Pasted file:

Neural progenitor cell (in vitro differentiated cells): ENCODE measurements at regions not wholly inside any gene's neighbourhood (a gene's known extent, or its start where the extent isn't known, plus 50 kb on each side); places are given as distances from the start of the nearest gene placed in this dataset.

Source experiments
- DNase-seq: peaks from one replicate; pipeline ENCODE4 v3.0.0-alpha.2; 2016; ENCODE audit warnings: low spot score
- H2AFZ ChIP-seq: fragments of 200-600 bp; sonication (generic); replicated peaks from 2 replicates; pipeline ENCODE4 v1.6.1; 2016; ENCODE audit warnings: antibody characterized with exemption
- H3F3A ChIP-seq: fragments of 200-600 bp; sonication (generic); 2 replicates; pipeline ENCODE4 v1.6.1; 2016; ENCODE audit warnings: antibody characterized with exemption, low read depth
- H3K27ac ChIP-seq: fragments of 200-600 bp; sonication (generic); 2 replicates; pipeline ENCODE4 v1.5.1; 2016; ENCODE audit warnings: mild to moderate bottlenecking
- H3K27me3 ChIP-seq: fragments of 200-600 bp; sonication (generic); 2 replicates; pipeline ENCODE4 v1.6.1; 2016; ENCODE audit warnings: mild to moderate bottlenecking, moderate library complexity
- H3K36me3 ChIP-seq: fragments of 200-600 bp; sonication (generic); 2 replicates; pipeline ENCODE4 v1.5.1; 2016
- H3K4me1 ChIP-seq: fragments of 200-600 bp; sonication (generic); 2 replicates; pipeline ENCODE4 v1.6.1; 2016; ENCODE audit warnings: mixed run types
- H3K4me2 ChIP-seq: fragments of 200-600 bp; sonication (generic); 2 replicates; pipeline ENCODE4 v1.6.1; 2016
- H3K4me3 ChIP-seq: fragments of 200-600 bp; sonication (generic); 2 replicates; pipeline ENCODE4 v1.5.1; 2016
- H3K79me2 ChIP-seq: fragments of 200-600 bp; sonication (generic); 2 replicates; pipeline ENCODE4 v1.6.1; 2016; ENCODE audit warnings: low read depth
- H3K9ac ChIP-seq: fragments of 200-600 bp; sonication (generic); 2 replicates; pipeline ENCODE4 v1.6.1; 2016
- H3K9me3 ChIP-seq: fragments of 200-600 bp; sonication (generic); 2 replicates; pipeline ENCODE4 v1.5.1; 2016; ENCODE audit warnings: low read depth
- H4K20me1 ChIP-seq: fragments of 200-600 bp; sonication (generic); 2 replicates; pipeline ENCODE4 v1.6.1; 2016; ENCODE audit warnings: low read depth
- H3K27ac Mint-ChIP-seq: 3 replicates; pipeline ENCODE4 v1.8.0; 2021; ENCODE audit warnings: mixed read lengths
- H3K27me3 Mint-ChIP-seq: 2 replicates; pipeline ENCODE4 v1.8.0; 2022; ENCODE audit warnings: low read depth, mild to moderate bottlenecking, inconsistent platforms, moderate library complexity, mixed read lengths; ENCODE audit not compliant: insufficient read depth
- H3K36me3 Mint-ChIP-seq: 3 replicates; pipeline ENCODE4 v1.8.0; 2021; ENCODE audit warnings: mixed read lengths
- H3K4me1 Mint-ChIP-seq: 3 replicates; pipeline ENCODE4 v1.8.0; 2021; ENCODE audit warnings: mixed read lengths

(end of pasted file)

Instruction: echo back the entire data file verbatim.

Neural progenitor cell (in vitro differentiated cells): ENCODE measurements at regions not wholly inside any gene's neighbourhood (a gene's known extent, or its start where the extent isn't known, plus 50 kb on each side); places are given as distances from the start of the nearest gene placed in this dataset.

Source experiments
- DNase-seq: peaks from one replicate; pipeline ENCODE4 v3.0.0-alpha.2; 2016; ENCODE audit warnings: low spot score
- H2AFZ ChIP-seq: fragments of 200-600 bp; sonication (generic); replicated peaks from 2 replicates; pipeline ENCODE4 v1.6.1; 2016; ENCODE audit warnings: antibody characterized with exemption
- H3F3A ChIP-seq: fragments of 200-600 bp; sonication (generic); 2 replicates; pipeline ENCODE4 v1.6.1; 2016; ENCODE audit warnings: antibody characterized with exemption, low read depth
- H3K27ac ChIP-seq: fragments of 200-600 bp; sonication (generic); 2 replicates; pipeline ENCODE4 v1.5.1; 2016; ENCODE audit warnings: mild to moderate bottlenecking
- H3K27me3 ChIP-seq: fragments of 200-600 bp; sonication (generic); 2 replicates; pipeline ENCODE4 v1.6.1; 2016; ENCODE audit warnings: mild to moderate bottlenecking, moderate library complexity
- H3K36me3 ChIP-seq: fragments of 200-600 bp; sonication (generic); 2 replicates; pipeline ENCODE4 v1.5.1; 2016
- H3K4me1 ChIP-seq: fragments of 200-600 bp; sonication (generic); 2 replicates; pipeline ENCODE4 v1.6.1; 2016; ENCODE audit warnings: mixed run types
- H3K4me2 ChIP-seq: fragments of 200-600 bp; sonication (generic); 2 replicates; pipeline ENCODE4 v1.6.1; 2016
- H3K4me3 ChIP-seq: fragments of 200-600 bp; sonication (generic); 2 replicates; pipeline ENCODE4 v1.5.1; 2016
- H3K79me2 ChIP-seq: fragments of 200-600 bp; sonication (generic); 2 replicates; pipeline ENCODE4 v1.6.1; 2016; ENCODE audit warnings: low read depth
- H3K9ac ChIP-seq: fragments of 200-600 bp; sonication (generic); 2 replicates; pipeline ENCODE4 v1.6.1; 2016
- H3K9me3 ChIP-seq: fragments of 200-600 bp; sonication (generic); 2 replicates; pipeline ENCODE4 v1.5.1; 2016; ENCODE audit warnings: low read depth
- H4K20me1 ChIP-seq: fragments of 200-600 bp; sonication (generic); 2 replicates; pipeline ENCODE4 v1.6.1; 2016; ENCODE audit warnings: low read depth
- H3K27ac Mint-ChIP-seq: 3 replicates; pipeline ENCODE4 v1.8.0; 2021; ENCODE audit warnings: mixed read lengths
- H3K27me3 Mint-ChIP-seq: 2 replicates; pipeline ENCODE4 v1.8.0; 2022; ENCODE audit warnings: low read depth, mild to moderate bottlenecking, inconsistent platforms, moderate library complexity, mixed read lengths; ENCODE audit not compliant: insufficient read depth
- H3K36me3 Mint-ChIP-seq: 3 replicates; pipeline ENCODE4 v1.8.0; 2021; ENCODE audit warnings: mixed read lengths
- H3K4me1 Mint-ChIP-seq: 3 replicates; pipeline ENCODE4 v1.8.0; 2021; ENCODE audit warnings: mixed read lengths